Finally, I raise the issue of new Section 52E. All it does is enable the Secretary of State to make a request. Why is it necessary for the Secretary of State to have such a power in a Bill? There is no reason not to exclude that section, which sounds pretty heavy and interventionist and requires a response within 10 days. Nothing in normal day-to-day non-departmental government body business would preclude the Secretary of State from making a request. Most months now, expressions of anxiety are passed between various organisations in the health field. I cannot imagine a situation where this measure would be necessary. On that basis, I do not understand why it needed to be included in the first place. The rest of the amendment is very helpful to the process of regulation without it.
Lord Patel: Further to that question, was it not the case that in the first instance patients and their families showed concern about the care and safety of patients who were being treated in mid-Staffordshire? In that circumstance, who would patients approach? Would it be the Secretary of State, the Minister, their Member of Parliament, Monitor or the Care Quality Commission? Who would they approach?
Baroness Thornton: The only reason why I expressed surprise at the intervention of the noble Baroness, Lady Murphy, is that she opened her remarks by saying that she had been involved in the lengthy discussions between Monitor and the Government, and Monitor has said that it was very satisfied with this process. Obviously the Secretary of State can request information and can request Monitor to consider matters at any point, and does so, but the measure that we are proposing would mean that Monitor was bound to explain its answer. That is the key point. That is why new Section 52E is framed as it is. Of course, we know that Monitor applies the same standards to foundation trusts as are set out in the legislation for all CQC registration. I say to the noble Lord, Lord Patel, that, were a trust to be deauthorised, it would then go back into the NHS system and the same framework for the patient voice to be heard would kick in.
Lord Mackay of Clashfern: My Lords, is new Section 52E premised on the idea that the Secretary of State may have information coming to him that will have escaped Monitor? If that is not the case, I do not understand why he should take it on himself to tell Monitor about something that it is already investigating. I should have thought that one's basic confidence in a foundation trust was based on the independence, skill and competence of Monitor. If you have a system that allows the Secretary of State to say to Monitor, "You are not doing this very well", that will tend to reduce confidence in Monitor and reduce public confidence in the system, as it would suggest that public confidence could be bolstered only by the fact that the Secretary of State had power to intervene.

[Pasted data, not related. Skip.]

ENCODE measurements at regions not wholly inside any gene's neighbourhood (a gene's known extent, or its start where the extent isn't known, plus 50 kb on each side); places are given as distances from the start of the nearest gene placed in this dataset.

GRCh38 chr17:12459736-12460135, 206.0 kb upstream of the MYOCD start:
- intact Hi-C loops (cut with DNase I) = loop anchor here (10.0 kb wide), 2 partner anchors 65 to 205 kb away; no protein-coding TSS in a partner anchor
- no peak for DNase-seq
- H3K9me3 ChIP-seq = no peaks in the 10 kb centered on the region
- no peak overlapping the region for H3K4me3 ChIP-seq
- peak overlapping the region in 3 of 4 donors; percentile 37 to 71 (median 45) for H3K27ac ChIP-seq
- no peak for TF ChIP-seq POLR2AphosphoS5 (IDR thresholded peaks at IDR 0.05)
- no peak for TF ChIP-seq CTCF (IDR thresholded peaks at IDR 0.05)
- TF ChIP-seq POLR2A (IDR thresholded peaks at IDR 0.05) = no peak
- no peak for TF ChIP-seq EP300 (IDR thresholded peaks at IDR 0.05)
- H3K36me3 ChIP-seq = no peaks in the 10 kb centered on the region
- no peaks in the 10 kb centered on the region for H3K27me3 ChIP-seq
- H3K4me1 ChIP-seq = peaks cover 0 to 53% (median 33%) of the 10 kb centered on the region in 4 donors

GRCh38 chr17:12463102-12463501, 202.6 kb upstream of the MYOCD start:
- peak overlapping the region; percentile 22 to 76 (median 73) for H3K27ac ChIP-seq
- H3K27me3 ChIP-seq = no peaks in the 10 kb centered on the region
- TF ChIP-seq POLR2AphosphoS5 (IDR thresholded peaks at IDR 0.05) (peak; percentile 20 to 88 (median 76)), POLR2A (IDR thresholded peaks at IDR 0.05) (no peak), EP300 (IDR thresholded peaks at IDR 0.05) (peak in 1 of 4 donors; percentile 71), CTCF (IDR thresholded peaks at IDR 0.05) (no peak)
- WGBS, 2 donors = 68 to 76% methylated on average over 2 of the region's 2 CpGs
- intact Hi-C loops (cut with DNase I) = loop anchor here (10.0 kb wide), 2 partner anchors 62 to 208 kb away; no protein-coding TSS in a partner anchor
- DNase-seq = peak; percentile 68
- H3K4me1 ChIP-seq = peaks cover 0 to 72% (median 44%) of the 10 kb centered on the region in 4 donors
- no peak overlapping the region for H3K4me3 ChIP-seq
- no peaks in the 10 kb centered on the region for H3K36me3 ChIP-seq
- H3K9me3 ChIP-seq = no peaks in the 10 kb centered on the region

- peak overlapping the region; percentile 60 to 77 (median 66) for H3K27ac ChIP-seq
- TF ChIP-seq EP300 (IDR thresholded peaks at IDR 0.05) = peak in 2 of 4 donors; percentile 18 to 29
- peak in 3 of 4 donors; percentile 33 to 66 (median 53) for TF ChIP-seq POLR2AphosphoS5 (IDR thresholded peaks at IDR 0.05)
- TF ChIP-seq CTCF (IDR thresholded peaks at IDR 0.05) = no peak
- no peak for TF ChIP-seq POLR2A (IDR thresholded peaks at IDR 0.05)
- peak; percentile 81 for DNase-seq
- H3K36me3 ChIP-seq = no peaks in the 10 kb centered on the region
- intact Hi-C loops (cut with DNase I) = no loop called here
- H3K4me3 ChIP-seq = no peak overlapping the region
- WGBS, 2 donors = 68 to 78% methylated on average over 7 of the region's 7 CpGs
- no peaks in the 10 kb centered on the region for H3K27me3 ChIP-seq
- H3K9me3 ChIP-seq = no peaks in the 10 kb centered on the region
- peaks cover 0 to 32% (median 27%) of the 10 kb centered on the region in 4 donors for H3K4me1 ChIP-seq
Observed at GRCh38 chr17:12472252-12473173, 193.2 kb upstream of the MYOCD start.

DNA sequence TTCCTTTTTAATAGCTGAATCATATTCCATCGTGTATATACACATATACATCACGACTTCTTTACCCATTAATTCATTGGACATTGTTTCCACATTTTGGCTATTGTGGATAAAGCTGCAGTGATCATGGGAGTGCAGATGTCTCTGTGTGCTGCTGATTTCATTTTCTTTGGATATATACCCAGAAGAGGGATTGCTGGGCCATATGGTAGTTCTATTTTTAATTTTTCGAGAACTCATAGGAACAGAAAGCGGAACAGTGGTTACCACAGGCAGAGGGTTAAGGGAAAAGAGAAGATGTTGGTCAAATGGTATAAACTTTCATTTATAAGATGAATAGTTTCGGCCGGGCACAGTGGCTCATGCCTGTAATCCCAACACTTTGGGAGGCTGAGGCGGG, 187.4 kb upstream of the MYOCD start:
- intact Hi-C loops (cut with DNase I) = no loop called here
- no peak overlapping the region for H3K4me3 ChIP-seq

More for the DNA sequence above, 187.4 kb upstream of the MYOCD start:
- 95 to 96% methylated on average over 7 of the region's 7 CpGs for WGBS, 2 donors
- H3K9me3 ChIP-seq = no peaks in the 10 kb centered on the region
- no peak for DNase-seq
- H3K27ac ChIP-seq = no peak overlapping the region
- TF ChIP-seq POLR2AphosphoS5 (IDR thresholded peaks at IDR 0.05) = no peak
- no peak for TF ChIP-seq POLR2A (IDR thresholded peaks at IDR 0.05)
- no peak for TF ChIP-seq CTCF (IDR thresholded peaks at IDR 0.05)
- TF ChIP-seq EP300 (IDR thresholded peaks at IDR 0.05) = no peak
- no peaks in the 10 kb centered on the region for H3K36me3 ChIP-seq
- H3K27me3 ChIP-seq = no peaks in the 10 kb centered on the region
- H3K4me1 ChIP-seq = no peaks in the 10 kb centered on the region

Baroness Thornton: The Secretary of State will not intervene; he will ask Monitor to consider deauthorisation. The key point is that Monitor then has to explain its decision. It can say no, as it is an independent regulator. It has every power to say no but, if it chooses to say no, it has to do so publicly. This is about transparency and having to say no on the public record. The measure also gives Monitor a new power to deauthorise, which it did not have previously and which it has said that it wishes to have.
Earl Howe: My Lords, I thank all noble Lords who have taken part in this debate, not least those who have supported the position that I have taken. I am particularly grateful to the noble Baroness, Lady Murphy. Having listened to her, I accept that there could be rare circumstances in which the power that the Government are seeking might be warranted and might be appropriately used.
However, the main issue that I raised relates to new Section 52E. Essentially, the Government have looked at mid-Staffordshire, acknowledged that there has been a failure of management and decided that the way to solve that management problem is by legislating. That is a classic piece of wrong-headedness, although, for the reasons that I gave earlier, it could be even worse.
New Section 52E is all about putting Monitor under political pressure and, as my noble and learned friend said, could serve to do the very opposite from what the Government are intending; namely, it could undermine confidence in the system. If people do not think that Monitor is doing its job properly, that is an even worse situation. Not only does Monitor have to act when instructed or requested to act, but it may have only 14 days in which to do so because, as the noble Baroness, Lady Barker, pointed out, the Secretary of State could insist on 14 days. If it then delivers what seems to the Secretary of State to be the wrong answer, there seems to be nothing to prevent the Secretary of State from repeating the request straightaway, thereby redoubling the political pressure. To me, none of that is a very appealing prospect.
We then come back to whether deauthorisation is a measure of last resort. From the Minister's answer, I was not entirely clear about that. The fact remains that Monitor could be trapped by the wording of the amendment. Having taken a detailed look at the facts of the particular case, it might well find that the trust was in breach of its authorisation terms. It might well
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The way to secure improvements in the performance of foundation trusts is much more straightforward than any of this, and noble Lords have referred to it. It is to make sure that there is close liaison between the Department of Health, Monitor and the Care Quality Commission. We do not need legislation to do that. I am sufficiently encouraged by the support that I have received from other noble Lords that I should like to test the opinion of the House.